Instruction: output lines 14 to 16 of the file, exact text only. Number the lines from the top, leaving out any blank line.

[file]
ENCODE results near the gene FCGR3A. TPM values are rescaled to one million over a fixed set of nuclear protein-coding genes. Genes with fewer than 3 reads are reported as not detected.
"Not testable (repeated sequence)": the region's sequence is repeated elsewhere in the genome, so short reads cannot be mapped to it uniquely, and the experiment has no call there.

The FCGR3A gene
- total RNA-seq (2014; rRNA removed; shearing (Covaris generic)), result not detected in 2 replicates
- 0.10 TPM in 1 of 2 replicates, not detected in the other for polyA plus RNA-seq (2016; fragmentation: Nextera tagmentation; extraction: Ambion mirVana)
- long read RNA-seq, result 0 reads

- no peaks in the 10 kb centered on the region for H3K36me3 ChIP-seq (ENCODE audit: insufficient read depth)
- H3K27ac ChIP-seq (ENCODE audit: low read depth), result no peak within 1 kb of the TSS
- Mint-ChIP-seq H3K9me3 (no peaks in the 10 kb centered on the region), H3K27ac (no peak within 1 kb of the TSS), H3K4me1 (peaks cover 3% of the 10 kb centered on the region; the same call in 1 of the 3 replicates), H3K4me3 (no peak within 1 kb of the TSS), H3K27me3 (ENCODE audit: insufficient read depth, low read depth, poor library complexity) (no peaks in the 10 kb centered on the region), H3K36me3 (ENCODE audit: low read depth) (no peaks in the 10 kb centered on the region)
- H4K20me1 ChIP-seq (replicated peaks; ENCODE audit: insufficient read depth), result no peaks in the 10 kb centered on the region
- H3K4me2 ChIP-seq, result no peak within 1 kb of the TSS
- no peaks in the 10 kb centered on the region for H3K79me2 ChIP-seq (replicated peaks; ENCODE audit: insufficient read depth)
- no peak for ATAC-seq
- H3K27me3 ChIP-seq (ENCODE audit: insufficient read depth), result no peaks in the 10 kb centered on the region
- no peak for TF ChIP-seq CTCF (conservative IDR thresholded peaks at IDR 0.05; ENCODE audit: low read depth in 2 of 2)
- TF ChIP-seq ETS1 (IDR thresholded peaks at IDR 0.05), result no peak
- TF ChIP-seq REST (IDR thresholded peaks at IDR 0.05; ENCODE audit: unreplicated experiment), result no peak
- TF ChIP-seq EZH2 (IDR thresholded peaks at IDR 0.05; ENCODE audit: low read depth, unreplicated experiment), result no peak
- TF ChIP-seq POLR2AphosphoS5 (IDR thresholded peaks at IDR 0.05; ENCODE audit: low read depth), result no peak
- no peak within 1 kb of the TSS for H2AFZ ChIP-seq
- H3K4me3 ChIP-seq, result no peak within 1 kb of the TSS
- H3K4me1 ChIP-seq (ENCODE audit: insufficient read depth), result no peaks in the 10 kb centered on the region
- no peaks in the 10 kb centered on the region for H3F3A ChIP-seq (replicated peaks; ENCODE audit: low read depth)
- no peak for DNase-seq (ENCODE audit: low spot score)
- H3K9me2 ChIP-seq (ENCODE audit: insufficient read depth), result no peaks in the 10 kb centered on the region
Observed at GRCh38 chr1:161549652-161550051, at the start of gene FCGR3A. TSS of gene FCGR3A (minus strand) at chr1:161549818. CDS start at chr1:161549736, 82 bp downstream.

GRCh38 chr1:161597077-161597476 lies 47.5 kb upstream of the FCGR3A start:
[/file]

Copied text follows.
- H3K27me3 ChIP-seq (ENCODE audit: insufficient read depth), result no peaks in the 10 kb centered on the region
- no peak for TF ChIP-seq CTCF (conservative IDR thresholded peaks at IDR 0.05; ENCODE audit: low read depth in 2 of 2)
- TF ChIP-seq ETS1 (IDR thresholded peaks at IDR 0.05), result no peak